This is a FIVE YEAR OLD BLACK CHILD DEMANDING A WHITE PERSON ACT LIKE A RACIST AND STARING AT THEM LIKE A SOCIOPATH WHEN THEY REFUSED.
Stop and THINK about that for a moment.
THIS is part of why RiRi got backlash.
There was no great tragedy that motivated her to become a hero.
She didn’t grow up poor. Hell, the school she’s depicted in is pretty damn idyllic looking from what I could see.
She didn’t become a hero because she saw Iron Man doing good and wanted to follow in his footsteps.
She literally became Ironheart because she BULLIED HER TEACHER FOR NOT BEING RACIST.
How screwed up is that?
This is what we mean when we say that identity politics have been shoved into comics. RiRi Williams is a PERFECT example of this. The first few pages of that issue show her doing this. Right before that, she’s doing this odd video journal of herself talking about how people are offering her stuff.
Her only problem, as she sees it, is that she’s TOO GOOD AT THINGS, and somehow this is overwhelming her. MIT, which she STOLE FROM, are making her offers of some kind— seriously, she says this right on the first page of the issue, which makes me legitimately wonder why she was even running from them after stealing from them at this point— and Tony Stark’s mother is offering her Stark’s labs for her personal use.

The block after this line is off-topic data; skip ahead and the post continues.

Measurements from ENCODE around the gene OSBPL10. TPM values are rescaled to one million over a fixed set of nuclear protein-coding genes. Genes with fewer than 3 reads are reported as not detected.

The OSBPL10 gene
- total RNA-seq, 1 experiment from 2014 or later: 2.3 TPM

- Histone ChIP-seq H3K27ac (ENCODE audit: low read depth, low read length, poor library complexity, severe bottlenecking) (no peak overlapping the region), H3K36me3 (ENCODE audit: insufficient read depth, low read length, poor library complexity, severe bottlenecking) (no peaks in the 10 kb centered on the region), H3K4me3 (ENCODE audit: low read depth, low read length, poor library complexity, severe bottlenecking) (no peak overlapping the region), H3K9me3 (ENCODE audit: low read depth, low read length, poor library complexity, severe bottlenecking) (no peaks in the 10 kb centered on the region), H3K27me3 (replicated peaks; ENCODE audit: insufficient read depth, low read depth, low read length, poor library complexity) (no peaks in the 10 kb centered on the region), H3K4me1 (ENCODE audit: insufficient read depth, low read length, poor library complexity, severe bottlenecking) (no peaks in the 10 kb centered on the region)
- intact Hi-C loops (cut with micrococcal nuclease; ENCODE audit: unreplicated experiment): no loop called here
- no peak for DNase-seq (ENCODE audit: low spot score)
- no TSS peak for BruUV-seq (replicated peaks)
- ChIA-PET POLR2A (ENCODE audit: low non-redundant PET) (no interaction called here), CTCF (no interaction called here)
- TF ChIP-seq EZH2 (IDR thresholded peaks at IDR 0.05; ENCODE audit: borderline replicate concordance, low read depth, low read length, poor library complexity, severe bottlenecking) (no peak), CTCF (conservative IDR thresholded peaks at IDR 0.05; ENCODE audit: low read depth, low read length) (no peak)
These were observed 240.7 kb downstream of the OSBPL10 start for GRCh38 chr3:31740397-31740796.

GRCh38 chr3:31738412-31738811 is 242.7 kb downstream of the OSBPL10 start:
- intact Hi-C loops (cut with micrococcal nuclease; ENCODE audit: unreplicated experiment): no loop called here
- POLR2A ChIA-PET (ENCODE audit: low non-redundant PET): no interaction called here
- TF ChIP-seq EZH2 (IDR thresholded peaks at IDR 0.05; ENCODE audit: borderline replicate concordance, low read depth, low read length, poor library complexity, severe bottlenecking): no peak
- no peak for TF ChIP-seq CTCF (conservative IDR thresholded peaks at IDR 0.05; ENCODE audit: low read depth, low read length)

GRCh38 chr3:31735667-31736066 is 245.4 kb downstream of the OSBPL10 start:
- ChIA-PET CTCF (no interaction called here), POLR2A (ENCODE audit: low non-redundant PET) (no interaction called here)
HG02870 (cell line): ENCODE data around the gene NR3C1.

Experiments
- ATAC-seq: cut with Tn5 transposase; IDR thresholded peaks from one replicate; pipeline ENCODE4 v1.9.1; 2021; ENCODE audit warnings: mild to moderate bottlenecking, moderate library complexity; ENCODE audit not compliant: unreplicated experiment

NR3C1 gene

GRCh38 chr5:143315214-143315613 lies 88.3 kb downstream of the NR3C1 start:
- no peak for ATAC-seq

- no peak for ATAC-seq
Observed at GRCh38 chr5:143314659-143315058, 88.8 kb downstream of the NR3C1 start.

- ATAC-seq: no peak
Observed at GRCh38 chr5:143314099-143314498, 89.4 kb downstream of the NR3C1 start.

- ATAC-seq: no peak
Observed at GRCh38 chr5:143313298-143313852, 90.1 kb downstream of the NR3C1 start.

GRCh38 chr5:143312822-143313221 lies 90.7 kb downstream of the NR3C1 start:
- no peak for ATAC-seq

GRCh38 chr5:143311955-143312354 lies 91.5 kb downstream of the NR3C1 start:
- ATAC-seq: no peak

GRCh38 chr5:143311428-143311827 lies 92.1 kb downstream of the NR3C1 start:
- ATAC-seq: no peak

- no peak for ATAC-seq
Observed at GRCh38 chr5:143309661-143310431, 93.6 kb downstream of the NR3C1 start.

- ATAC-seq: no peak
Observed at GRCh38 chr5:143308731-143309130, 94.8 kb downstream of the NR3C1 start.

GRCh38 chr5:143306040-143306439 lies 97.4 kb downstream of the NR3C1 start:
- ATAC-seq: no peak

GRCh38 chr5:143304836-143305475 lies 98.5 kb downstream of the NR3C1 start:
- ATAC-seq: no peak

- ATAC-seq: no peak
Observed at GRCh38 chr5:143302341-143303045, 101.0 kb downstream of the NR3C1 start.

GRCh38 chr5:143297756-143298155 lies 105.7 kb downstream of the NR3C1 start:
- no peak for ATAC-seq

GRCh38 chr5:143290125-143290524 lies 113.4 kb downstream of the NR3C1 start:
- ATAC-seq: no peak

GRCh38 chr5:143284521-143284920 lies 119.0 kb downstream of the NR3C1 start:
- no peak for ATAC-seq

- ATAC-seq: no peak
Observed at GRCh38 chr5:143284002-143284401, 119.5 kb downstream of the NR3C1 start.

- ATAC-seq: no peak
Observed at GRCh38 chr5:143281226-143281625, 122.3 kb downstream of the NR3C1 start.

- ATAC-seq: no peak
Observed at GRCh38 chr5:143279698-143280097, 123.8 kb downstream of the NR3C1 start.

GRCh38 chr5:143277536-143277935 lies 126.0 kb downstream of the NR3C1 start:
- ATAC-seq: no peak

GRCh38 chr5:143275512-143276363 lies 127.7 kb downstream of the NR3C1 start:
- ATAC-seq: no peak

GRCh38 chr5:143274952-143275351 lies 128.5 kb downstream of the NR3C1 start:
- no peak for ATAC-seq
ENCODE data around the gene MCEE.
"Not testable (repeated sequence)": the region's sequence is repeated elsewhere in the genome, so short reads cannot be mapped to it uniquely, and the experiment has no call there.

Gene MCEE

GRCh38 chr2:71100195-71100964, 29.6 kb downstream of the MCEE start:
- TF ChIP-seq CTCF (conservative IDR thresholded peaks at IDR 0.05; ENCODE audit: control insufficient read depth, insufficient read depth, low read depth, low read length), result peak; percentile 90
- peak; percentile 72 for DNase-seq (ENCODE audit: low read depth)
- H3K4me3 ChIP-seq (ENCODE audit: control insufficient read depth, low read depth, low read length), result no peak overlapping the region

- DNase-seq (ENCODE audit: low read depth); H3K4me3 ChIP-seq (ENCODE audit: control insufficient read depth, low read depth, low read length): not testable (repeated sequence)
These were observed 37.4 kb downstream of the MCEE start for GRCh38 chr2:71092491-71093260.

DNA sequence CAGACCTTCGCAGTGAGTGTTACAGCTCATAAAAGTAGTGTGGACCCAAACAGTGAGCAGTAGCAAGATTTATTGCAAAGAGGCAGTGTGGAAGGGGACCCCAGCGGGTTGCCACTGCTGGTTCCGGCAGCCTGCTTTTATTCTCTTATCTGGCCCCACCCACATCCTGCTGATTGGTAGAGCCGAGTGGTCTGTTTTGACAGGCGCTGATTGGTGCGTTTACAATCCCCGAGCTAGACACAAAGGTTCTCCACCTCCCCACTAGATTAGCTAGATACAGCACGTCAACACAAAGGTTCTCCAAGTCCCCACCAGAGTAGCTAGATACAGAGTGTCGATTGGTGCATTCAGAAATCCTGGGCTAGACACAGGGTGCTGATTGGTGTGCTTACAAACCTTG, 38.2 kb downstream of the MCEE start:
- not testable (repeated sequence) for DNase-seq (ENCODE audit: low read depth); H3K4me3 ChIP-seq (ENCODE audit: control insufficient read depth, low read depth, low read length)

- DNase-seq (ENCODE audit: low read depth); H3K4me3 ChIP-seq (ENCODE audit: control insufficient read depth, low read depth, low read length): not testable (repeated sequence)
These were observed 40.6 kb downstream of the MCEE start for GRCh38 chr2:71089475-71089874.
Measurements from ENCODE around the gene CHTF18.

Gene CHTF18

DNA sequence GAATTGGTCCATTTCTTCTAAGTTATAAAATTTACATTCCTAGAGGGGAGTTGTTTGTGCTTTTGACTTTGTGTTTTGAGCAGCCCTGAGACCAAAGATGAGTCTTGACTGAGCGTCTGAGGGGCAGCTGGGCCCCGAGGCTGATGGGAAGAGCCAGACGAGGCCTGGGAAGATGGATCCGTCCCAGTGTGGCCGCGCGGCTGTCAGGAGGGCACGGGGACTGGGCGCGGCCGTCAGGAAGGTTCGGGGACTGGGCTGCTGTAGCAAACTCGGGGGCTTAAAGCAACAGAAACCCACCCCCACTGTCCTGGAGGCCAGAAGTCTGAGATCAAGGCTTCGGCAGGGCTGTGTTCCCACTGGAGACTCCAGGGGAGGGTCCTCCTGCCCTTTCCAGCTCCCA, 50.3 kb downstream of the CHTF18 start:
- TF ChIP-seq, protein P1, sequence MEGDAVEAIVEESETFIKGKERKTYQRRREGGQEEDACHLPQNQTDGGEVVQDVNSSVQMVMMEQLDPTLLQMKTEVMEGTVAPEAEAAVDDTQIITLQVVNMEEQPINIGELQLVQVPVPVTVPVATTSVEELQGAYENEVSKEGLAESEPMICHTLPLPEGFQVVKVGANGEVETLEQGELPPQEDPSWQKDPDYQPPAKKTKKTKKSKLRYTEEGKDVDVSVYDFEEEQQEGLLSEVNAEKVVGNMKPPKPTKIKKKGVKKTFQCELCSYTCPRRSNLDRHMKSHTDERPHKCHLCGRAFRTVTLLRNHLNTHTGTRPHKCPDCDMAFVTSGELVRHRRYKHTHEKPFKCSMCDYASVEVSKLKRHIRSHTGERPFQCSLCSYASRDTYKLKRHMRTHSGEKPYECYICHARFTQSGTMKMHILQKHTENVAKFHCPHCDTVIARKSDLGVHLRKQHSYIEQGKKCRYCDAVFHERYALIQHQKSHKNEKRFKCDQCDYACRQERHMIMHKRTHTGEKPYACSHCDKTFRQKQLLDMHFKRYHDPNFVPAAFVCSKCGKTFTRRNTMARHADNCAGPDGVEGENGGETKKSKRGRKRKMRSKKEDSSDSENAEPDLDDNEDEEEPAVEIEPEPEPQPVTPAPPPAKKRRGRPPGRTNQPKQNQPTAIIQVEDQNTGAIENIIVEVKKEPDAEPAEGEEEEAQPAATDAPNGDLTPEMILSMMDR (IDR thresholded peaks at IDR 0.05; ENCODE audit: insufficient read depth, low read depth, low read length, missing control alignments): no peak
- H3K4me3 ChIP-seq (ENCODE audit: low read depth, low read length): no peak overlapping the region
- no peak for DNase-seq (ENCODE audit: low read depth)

SHIELD has apparently been watching her since she was a kid and at one point wanted to recruit her.
I’m not kidding. There’s a point later in the same issue where she is flat out TOLD this by Sharon Carter, a longtime member of SHIELD.
….Ok, so if RiRi has NO interesting backstory, has NO consequences for theft, and literally just decided to become Ironheart out of racist spite after bullying her teacher because her teacher was SUPPORTIVE…..
Why the HELL are we supposed to like this character?
Are we supposed to like her because she’s black?
Sorry, I’m not going to support a racist, I don’t care what color she is. I’m damn sure not going to just say she’s a good character because she’s black. Her behavior in this issue alone makes her seem certifiably insane.
I grew up reading about not just Tony Stark, but also Jim Rhodes, aka “Rhodey”, and got to know the latter as a character. He never hid behind his skin as a reason for readers to like him. He was well written, interesting, and LIKABLE. When he was put into the Iron Man armor for the second time (the first being in the late 1970s-1984, one year before I started reading comics), nobody raised any fuss. Nobody cared that he was black. They liked him as a successor to Stark because he was well developed, had a good rapport with the readers, and was the logical and popular choice.